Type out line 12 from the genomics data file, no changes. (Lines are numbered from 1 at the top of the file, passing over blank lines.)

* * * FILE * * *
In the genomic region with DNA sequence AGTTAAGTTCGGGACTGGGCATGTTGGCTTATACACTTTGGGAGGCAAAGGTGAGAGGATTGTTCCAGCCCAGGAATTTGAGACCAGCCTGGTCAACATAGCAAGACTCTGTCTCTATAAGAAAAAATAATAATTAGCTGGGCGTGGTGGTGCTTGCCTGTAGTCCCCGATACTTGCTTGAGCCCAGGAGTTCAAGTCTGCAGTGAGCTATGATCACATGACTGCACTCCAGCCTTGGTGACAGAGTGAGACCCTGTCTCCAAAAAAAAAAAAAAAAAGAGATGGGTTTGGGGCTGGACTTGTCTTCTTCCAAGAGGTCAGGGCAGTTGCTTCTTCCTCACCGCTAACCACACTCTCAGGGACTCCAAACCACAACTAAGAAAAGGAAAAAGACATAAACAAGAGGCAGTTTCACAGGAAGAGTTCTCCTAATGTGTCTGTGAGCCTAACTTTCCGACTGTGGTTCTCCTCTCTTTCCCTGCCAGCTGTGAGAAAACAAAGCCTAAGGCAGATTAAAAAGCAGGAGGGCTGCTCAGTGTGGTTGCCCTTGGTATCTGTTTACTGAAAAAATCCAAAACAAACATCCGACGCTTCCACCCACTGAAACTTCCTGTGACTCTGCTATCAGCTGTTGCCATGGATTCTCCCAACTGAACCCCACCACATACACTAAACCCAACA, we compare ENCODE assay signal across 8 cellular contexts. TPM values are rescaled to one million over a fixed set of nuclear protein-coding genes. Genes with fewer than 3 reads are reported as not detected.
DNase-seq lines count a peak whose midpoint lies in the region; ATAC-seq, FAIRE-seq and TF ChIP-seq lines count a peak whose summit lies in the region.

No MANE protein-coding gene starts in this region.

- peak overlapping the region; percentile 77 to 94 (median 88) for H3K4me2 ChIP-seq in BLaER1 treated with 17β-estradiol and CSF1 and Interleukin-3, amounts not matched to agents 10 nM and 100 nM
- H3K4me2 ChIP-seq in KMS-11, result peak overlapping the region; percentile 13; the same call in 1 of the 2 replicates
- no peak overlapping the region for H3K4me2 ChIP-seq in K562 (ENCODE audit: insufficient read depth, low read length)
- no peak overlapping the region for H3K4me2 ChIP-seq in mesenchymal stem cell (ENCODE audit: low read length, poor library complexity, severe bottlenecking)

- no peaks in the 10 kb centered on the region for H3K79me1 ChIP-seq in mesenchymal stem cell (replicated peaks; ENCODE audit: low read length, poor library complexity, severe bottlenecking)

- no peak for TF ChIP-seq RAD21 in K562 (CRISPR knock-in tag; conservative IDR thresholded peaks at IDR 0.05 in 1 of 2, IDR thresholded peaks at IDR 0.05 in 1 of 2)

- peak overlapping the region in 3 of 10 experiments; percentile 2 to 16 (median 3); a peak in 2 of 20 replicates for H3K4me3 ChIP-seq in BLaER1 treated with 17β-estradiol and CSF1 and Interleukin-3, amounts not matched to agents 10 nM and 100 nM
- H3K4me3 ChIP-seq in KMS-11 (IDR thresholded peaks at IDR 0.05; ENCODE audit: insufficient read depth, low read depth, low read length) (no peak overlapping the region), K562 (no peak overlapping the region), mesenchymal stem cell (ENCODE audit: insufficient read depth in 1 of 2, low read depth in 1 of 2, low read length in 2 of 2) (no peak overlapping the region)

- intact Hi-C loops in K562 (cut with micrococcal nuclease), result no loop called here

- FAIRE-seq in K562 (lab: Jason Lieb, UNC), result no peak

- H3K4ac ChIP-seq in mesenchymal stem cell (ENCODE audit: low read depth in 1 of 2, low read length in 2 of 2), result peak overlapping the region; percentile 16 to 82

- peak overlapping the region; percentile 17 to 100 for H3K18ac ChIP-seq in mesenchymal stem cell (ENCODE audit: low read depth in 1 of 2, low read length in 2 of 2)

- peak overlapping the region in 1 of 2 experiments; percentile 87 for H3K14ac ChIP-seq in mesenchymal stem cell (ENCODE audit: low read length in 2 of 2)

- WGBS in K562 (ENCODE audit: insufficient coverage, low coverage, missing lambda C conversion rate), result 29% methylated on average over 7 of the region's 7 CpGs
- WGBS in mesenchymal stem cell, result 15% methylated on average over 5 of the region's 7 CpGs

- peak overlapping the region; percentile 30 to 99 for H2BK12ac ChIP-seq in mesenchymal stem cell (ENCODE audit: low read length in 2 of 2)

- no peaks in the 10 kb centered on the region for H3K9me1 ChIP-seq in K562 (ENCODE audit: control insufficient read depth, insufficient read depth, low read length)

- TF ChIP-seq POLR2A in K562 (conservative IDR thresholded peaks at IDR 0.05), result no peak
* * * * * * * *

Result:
- intact Hi-C loops in K562 (cut with micrococcal nuclease), result no loop called here